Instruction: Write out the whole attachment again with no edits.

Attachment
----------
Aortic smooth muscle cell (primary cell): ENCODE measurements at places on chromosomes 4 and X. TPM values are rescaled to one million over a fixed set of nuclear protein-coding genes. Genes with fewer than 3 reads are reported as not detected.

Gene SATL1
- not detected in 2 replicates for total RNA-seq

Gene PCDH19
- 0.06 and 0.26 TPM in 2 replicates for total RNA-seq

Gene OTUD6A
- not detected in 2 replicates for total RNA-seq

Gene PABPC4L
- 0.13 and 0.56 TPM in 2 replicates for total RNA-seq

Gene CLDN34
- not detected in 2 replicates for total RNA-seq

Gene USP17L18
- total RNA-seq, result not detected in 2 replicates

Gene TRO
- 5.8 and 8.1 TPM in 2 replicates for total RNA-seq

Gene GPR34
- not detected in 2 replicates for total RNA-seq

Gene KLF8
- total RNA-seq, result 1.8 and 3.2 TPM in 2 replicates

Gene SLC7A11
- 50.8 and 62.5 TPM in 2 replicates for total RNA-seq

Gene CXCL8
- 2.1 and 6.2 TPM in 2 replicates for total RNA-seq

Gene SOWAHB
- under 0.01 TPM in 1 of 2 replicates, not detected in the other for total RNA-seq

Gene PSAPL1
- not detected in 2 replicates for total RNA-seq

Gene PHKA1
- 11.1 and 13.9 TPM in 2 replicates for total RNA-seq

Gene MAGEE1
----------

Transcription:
Aortic smooth muscle cell (primary cell): ENCODE measurements at places on chromosomes 4 and X. TPM values are rescaled to one million over a fixed set of nuclear protein-coding genes. Genes with fewer than 3 reads are reported as not detected.

Gene SATL1
- not detected in 2 replicates for total RNA-seq

Gene PCDH19
- 0.06 and 0.26 TPM in 2 replicates for total RNA-seq

Gene OTUD6A
- not detected in 2 replicates for total RNA-seq

Gene PABPC4L
- 0.13 and 0.56 TPM in 2 replicates for total RNA-seq

Gene CLDN34
- not detected in 2 replicates for total RNA-seq

Gene USP17L18
- total RNA-seq, result not detected in 2 replicates

Gene TRO
- 5.8 and 8.1 TPM in 2 replicates for total RNA-seq

Gene GPR34
- not detected in 2 replicates for total RNA-seq

Gene KLF8
- total RNA-seq, result 1.8 and 3.2 TPM in 2 replicates

Gene SLC7A11
- 50.8 and 62.5 TPM in 2 replicates for total RNA-seq

Gene CXCL8
- 2.1 and 6.2 TPM in 2 replicates for total RNA-seq

Gene SOWAHB
- under 0.01 TPM in 1 of 2 replicates, not detected in the other for total RNA-seq

Gene PSAPL1
- not detected in 2 replicates for total RNA-seq

Gene PHKA1
- 11.1 and 13.9 TPM in 2 replicates for total RNA-seq

Gene MAGEE1